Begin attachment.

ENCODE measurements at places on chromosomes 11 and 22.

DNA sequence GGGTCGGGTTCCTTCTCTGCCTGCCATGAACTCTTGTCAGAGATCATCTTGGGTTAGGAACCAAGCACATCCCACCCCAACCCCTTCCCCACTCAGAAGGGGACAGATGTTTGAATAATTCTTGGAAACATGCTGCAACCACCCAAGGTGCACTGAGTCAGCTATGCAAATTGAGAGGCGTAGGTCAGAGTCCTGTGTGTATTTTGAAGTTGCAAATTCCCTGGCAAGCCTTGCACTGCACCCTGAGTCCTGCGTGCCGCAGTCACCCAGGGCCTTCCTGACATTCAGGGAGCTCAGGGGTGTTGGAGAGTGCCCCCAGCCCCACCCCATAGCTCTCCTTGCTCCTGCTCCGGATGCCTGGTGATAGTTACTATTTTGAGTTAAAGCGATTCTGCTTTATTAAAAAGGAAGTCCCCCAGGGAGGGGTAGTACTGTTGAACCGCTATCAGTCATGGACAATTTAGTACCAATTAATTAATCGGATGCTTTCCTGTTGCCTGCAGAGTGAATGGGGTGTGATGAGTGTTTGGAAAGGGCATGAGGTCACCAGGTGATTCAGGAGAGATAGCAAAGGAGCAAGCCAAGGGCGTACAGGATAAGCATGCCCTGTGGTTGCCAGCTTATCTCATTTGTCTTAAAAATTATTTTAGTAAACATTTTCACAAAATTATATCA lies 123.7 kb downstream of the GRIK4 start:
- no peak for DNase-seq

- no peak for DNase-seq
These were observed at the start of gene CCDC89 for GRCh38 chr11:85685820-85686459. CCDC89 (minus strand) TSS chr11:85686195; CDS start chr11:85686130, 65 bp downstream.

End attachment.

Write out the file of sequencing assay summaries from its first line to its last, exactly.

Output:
ENCODE measurements at places on chromosomes 11 and 22.

DNA sequence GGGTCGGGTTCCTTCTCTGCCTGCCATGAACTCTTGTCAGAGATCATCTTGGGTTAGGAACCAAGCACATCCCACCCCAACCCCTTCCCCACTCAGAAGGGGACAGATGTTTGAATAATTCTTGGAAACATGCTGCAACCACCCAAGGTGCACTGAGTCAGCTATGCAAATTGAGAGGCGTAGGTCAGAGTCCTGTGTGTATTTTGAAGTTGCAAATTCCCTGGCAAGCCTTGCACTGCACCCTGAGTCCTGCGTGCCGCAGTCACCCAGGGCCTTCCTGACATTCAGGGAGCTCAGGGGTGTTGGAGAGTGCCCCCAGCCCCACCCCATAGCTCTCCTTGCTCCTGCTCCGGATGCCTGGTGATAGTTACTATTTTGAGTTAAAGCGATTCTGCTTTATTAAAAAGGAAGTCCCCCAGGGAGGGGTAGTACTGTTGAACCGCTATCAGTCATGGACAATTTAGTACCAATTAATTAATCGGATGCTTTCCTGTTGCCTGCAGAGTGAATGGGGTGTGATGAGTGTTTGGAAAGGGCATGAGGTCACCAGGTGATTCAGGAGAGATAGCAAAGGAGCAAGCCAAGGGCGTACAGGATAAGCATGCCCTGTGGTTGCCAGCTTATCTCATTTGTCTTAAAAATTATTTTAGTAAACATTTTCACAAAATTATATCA lies 123.7 kb downstream of the GRIK4 start:
- no peak for DNase-seq

- no peak for DNase-seq
These were observed at the start of gene CCDC89 for GRCh38 chr11:85685820-85686459. CCDC89 (minus strand) TSS chr11:85686195; CDS start chr11:85686130, 65 bp downstream.